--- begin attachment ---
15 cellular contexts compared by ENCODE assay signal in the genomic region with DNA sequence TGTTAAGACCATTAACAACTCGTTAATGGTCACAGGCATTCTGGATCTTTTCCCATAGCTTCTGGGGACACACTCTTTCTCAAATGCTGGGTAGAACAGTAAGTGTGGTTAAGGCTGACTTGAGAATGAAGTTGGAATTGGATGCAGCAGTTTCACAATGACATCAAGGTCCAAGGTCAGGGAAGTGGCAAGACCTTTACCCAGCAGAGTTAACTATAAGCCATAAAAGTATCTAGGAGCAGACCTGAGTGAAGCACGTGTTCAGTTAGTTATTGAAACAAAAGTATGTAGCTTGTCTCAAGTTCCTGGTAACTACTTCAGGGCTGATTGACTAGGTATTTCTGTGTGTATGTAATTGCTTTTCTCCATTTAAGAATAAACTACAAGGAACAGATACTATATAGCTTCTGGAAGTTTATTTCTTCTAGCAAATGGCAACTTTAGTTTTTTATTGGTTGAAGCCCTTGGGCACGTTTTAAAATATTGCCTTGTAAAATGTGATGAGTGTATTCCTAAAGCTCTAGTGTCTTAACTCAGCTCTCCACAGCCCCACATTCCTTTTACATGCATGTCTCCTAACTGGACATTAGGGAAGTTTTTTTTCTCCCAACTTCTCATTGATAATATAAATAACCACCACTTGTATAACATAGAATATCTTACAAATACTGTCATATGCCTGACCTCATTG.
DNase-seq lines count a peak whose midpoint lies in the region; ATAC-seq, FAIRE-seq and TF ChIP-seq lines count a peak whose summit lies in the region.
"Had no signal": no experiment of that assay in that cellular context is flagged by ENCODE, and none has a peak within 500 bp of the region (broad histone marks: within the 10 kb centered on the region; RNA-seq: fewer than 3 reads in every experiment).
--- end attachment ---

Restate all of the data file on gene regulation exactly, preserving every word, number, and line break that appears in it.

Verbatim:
15 cellular contexts compared by ENCODE assay signal in the genomic region with DNA sequence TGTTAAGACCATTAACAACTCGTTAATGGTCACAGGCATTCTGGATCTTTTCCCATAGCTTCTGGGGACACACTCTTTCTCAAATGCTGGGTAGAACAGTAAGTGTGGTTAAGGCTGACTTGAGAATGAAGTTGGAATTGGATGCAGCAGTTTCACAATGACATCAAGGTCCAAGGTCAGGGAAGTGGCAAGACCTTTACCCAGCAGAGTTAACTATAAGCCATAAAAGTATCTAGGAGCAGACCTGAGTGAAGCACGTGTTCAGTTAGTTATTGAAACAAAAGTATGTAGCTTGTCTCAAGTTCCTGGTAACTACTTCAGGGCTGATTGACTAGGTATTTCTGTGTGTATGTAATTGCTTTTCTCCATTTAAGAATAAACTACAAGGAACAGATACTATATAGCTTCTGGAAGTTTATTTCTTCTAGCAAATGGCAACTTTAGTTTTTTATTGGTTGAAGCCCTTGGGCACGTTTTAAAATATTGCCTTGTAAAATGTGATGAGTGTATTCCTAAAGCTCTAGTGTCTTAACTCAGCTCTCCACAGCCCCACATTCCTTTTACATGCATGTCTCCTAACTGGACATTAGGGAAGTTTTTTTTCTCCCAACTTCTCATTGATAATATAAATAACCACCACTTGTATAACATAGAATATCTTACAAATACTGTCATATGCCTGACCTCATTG.
DNase-seq lines count a peak whose midpoint lies in the region; ATAC-seq, FAIRE-seq and TF ChIP-seq lines count a peak whose summit lies in the region.
"Had no signal": no experiment of that assay in that cellular context is flagged by ENCODE, and none has a peak within 500 bp of the region (broad histone marks: within the 10 kb centered on the region; RNA-seq: fewer than 3 reads in every experiment).